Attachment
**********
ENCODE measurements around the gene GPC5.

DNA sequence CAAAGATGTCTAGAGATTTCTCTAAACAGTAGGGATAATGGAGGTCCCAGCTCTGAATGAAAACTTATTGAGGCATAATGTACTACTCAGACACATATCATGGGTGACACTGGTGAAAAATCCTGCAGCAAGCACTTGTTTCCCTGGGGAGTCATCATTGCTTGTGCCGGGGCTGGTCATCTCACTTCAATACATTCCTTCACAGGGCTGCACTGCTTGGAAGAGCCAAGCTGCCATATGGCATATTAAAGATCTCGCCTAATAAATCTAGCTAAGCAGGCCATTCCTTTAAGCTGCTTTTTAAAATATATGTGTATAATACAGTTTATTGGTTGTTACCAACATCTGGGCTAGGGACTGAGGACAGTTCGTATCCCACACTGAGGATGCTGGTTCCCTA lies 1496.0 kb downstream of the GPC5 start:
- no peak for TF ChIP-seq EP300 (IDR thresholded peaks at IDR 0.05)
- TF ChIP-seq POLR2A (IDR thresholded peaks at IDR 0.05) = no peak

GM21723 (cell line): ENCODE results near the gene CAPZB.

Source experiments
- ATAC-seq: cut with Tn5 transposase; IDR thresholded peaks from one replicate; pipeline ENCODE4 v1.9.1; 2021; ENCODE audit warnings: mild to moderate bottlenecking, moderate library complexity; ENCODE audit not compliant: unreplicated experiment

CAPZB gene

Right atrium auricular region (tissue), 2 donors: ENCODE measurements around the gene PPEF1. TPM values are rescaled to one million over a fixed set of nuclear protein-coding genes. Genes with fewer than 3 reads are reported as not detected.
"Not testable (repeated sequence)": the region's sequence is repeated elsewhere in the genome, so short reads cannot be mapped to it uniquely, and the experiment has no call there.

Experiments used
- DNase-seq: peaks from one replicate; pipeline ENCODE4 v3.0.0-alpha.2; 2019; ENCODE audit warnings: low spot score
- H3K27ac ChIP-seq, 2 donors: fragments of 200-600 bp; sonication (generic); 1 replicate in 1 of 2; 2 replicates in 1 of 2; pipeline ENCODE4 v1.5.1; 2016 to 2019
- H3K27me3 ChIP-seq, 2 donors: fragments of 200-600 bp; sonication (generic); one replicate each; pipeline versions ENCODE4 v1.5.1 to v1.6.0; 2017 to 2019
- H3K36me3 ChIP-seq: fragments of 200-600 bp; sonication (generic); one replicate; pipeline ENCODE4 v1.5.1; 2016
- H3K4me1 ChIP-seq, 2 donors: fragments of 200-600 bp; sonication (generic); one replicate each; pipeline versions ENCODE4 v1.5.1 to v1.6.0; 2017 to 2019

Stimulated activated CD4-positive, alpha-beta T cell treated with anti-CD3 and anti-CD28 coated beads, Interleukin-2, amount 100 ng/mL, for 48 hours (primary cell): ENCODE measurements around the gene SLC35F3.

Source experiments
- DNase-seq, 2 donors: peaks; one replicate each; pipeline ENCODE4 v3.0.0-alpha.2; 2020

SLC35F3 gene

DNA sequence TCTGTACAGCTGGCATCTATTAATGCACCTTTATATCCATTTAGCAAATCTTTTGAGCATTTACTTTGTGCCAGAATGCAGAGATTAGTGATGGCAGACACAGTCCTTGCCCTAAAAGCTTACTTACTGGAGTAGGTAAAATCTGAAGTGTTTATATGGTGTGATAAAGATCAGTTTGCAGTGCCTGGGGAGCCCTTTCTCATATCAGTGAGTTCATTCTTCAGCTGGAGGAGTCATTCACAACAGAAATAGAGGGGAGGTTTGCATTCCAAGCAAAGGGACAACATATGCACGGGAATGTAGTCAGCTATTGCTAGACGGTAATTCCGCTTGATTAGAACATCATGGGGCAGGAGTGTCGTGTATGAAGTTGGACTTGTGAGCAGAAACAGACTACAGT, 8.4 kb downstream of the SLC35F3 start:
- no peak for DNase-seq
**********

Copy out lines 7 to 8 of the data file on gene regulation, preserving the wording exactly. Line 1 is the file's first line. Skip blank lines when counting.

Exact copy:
- ATAC-seq: cut with Tn5 transposase; IDR thresholded peaks from one replicate; pipeline ENCODE4 v1.9.1; 2021; ENCODE audit warnings: mild to moderate bottlenecking, moderate library complexity; ENCODE audit not compliant: unreplicated experiment

CAPZB gene